8 Big Lies History Books Tell About Natives


Do background books written by white folks tell the facts about Natives? We believe not. Here are simply some of the lies that they tell.

Columbus NEVER landed in the Upper 48 Ever

Each year across the country’s countless elementary school pupils recite: “In 1492, Columbus sailed the ocean blue” and many play a play about him detecting Indians in America. The thing is Columbus never landed in what would become the United States, he really landed in the Caribbean.

8 Big Lies History Books Tell About Natives
source: indiancountrymedianetwork

Fundamentally Everything About Pocahontas

Pocahontas was about 8 years old when John Smith came, and was later married to another young Indian warrior. She had a kid that was given off before she married John Rolfe. Sorry Disney, and many wrongly written textbooks, Pocahontas never fell in love with John Smith.

According to tribal oral histories as well as The True Story of Pocahontas by members of the Mattaponi Tribe, Pocahontas’ original young Native husband was killed and Pocahontas’ mommy was awarded to relatives before she had been forced into captivity at about 15 or 16 years of age.

8 Big Lies History Books Tell About Natives
source: indiancountrymedianetwork

The Very First Thanksgiving

Thanksgiving was named after an entire tribe massacre not a peaceful meal involving pilgrims and Indians. In 1621, Wampanoag Indians investigated gun and cannon fire at a Pilgrim settlement to see them celebrating a successful harvest. The Indians all male warriors, were fed as a gesture of peace.

The action was not replicated annually. In 1636, when a murdered man was found in a boat in Plymouth, English Major John Mason gathered his troops murdered and burned down the wigwams of of the neighboring Pequot Indians who were blamed for the murder.

The following day, Plymouth Governor William Bradford applauded the massacre of the 400 Indians, such as the women and children. The Governor of the Massachusetts Bay Colony, William Newell, proclaimed: “From that day forth, shall be a day of celebration and thanks giving for subduing the Pequots.” For another 100 decades, each Thanksgiving Day ordained by a governor had been in honour of the damn victory, thanking God that the battle had been won.

8 Big Lies History Books Tell About Natives
source: indiancountrymedianetwork

What’s a Redskin?

“It was only five generations ago that a white man could get money for one of my grandfather’s scalps,” composed 1491’s comic Dallas Goldtooth on Facebook. “At this time… it was ‘Redskin’ that was used to describe us.” In his article, Goldtooth also included a newspaper clipping from after the U.S. Dakota Wars of 1862: “The state reward for dead Indians has been increased to $200 for every red-skin sent to Purgatory.”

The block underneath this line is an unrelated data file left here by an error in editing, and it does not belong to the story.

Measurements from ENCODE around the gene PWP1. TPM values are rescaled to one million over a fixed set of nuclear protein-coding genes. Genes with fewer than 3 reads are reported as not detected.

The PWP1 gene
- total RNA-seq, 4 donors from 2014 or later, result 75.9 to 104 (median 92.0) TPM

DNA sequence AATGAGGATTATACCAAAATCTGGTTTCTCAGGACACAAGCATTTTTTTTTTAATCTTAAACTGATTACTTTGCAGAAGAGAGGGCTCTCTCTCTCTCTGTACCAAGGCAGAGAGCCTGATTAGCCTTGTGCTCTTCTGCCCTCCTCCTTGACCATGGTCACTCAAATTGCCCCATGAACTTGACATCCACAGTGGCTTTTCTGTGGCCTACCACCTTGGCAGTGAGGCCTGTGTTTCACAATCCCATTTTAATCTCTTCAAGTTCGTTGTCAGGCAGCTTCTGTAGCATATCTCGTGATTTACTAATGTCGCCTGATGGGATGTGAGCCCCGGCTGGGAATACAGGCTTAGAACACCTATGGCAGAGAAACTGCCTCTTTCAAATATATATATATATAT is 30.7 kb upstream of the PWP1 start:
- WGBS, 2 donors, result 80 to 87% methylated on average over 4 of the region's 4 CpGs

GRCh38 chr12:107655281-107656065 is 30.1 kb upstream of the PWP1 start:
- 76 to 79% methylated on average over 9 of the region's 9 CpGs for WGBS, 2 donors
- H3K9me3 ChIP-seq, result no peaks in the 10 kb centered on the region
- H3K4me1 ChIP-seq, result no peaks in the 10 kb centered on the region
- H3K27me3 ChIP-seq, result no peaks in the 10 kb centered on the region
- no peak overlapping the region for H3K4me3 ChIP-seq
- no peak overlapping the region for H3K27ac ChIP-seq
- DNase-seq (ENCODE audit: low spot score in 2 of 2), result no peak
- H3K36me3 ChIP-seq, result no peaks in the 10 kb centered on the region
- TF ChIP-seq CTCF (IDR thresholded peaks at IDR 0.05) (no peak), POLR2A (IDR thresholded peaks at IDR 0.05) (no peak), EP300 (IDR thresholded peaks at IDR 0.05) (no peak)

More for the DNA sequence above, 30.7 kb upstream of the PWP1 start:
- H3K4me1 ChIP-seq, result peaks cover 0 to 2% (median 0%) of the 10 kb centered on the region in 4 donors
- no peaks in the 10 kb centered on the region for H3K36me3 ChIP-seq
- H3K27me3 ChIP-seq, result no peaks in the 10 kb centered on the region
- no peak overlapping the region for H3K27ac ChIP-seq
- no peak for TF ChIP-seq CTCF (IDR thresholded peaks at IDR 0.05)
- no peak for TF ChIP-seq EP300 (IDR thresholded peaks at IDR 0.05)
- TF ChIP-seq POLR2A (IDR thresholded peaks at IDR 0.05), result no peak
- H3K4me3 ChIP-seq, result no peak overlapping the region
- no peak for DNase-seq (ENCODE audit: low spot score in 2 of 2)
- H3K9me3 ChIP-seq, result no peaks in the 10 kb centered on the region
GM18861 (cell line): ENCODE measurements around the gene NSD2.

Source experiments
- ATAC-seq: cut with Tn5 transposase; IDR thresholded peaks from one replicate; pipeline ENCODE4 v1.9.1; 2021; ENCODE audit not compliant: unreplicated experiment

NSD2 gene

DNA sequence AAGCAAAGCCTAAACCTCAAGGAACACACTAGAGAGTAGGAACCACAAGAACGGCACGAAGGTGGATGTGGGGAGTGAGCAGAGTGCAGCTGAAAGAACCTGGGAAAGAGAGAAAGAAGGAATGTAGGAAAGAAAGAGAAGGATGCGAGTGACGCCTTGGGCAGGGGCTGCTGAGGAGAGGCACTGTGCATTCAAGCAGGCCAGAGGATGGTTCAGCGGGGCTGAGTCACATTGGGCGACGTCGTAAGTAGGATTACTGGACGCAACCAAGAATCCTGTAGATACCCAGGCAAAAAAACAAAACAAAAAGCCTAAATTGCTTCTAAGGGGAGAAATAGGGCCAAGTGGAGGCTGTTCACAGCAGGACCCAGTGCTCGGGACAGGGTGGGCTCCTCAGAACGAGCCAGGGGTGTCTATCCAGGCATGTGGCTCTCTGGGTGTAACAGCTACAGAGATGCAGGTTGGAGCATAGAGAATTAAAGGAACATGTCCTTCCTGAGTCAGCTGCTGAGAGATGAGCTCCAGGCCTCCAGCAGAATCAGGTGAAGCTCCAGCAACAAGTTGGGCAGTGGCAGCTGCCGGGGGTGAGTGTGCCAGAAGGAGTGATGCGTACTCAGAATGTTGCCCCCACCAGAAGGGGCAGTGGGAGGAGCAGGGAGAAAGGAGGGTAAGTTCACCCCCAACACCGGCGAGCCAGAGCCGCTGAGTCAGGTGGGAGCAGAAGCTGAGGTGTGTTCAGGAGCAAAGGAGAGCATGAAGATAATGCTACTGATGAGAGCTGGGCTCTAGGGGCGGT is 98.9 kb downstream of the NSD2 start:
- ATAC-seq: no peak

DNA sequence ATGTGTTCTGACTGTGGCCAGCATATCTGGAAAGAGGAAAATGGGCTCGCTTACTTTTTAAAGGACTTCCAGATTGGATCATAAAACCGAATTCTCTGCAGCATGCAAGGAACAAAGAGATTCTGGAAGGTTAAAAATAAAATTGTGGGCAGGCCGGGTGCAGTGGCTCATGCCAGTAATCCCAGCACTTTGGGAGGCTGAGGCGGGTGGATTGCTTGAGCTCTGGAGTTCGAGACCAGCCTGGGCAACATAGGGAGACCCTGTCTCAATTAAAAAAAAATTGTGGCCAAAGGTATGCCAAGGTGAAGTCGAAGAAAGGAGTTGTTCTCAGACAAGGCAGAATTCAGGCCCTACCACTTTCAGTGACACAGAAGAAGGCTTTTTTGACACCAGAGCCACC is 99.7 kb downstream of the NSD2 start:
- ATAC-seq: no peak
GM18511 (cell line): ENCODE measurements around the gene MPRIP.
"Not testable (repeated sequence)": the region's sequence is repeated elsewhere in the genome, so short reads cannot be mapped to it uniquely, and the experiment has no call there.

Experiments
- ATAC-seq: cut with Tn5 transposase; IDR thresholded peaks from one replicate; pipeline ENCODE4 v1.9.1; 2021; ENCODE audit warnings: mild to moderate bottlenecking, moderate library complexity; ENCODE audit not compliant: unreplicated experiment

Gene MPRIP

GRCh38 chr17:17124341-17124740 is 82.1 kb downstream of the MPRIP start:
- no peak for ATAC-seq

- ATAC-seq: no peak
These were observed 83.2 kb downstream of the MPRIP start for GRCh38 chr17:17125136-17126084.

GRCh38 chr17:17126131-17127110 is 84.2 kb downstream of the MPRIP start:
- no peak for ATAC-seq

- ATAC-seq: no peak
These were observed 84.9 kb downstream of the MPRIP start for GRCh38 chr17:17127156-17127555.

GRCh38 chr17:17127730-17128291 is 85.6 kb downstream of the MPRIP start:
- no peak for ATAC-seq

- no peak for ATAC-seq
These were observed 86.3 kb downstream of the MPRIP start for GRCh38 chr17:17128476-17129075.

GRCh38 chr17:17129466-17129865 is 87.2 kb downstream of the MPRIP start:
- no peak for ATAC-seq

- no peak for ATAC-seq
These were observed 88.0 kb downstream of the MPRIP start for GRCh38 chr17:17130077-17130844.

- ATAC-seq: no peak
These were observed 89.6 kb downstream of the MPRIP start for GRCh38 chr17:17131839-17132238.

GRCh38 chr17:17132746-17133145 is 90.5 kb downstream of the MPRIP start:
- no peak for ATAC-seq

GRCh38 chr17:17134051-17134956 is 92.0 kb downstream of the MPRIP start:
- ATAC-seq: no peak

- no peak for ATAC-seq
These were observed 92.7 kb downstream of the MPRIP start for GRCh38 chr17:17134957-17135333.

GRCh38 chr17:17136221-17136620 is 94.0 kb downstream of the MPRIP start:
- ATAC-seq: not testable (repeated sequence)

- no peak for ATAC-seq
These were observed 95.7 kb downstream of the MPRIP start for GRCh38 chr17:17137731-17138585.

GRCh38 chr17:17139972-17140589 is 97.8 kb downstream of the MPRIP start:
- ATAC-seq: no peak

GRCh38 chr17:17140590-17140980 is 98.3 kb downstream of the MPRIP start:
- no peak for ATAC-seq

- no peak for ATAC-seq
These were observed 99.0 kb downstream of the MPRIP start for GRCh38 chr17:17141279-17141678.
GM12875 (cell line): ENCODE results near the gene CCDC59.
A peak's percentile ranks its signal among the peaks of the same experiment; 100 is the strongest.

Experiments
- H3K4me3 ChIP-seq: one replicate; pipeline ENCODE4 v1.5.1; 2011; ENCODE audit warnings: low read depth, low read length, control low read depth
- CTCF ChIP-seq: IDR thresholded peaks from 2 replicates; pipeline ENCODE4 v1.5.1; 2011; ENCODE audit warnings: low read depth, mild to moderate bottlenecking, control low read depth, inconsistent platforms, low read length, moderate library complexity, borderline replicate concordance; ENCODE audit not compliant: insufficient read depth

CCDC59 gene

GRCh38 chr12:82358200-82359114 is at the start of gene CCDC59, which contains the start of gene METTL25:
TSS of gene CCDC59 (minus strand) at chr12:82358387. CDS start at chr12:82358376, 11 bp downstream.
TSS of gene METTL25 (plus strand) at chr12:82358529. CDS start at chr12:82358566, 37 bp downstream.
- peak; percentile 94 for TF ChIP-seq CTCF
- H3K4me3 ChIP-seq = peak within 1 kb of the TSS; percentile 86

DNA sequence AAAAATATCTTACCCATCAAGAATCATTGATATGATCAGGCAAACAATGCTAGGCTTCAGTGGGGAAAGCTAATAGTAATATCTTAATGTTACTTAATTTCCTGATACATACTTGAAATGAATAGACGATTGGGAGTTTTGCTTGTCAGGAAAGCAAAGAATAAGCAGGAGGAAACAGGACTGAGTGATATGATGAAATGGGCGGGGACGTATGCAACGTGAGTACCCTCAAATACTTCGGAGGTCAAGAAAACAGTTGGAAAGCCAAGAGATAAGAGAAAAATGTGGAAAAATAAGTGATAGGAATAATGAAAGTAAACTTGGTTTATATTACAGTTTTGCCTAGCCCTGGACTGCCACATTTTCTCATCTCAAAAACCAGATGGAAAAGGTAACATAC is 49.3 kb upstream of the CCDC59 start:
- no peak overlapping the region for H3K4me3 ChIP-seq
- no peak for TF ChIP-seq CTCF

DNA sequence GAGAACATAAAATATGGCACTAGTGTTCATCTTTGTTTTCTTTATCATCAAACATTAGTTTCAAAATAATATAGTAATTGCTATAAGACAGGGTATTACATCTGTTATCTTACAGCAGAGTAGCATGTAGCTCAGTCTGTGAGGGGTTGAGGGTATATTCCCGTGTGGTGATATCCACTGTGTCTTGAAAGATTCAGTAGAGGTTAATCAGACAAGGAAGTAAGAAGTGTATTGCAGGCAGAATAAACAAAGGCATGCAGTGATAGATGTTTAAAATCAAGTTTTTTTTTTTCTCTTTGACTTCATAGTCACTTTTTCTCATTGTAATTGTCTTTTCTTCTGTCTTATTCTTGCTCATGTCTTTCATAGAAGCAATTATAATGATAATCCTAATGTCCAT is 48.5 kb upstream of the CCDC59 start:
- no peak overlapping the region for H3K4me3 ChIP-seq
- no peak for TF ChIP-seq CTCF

8 Big Lies History Books Tell About Natives
source: indiancountrymedianetwork

Lincoln Ordered a Mass Execution

From the autumn of 1862, Native tribes in Minnesota waged war on white settlers out of frustration from starvation, mistreatment and unpleasant conditions. After soldiers caught over 300 Indians, President Abraham Lincoln declared the largest mass execution in U.S. background on 38 Dakota men. On the afternoon of the hanging, an estimated 4,000 spectators watched them suspended. Their bodies were afterwards used and taken as medical cadavers.

8 Big Lies History Books Tell About Natives
source: indiancountrymedianetwork

Hitler Studied Reservations

There are many accounts of the Nazis and Hitler studying Indian bookings for advice in planning encampments for the Jewish. Maybe Lia Mandelbaum says it best in her post found at the Jewish Journal entitled “Hitler’s Inspiration and Guide: The Native American Holocaust.”

From 1863 to 1868, the U.S. military persecuted and imprisoned 9,500 Navajo (that the Diné) and 500 Mescalero Apache (the N’de). Living under armed guards, in holes in the floor, with exceptionally rare rations, it is no wonder that over 3,500 Navajo and Mescalero Apache men, women, and kids died while in the concentration camp.

Throughout the film I learned about something that disturbs me to my core that I had not heard before. I learned that the genocidal mindset and actions of this U.S. policy makers would find similar saying years after when the Nazis, under Hitler, analyzed the plans of Bosque Redondo to style the concentration camps for Jews.

There Are 567 Federally Recognized Tribes in the U.S.

When I was a student in high school, I learned that George Washington watched Indians in Virginia and maybe heard once or two about the Cherokee Trail of Tears. But in 18 years of public college (and a few of personal Catholic School) not once did I learn about the great number of tribes, languages or cultures involved in this nation. NOT ONCE.

She’s African American and Native American (Rappahannock). As a result of her ancestry, she’s done a lot of thinking about the connections and interactions of blacks, Indians and whites on the East Coast, mostly in Virginia. According to Coleman, who turned her Ph.D. dissertation into a book titled That the Blood Stay Pure, there was Indian captivity in Virginia.

Coleman also writes about Walter Plecker, a man who once functioned as the initial registrar of Virginia’s Bureau of Vital Records. A guy who literally changed races at Virginia’s birth documents. His actions are coined as “pencil genocide.”

Similarly, William Loren Katz, the author of Dark Indians has written how whole cities of blacks and Indians came together as a strong force against European settlers including huge factions of black Seminoles who created almost impenetrable forces against those soldiers foolish enough to attempt to break into Florida, and endured miserable defeats over many years.



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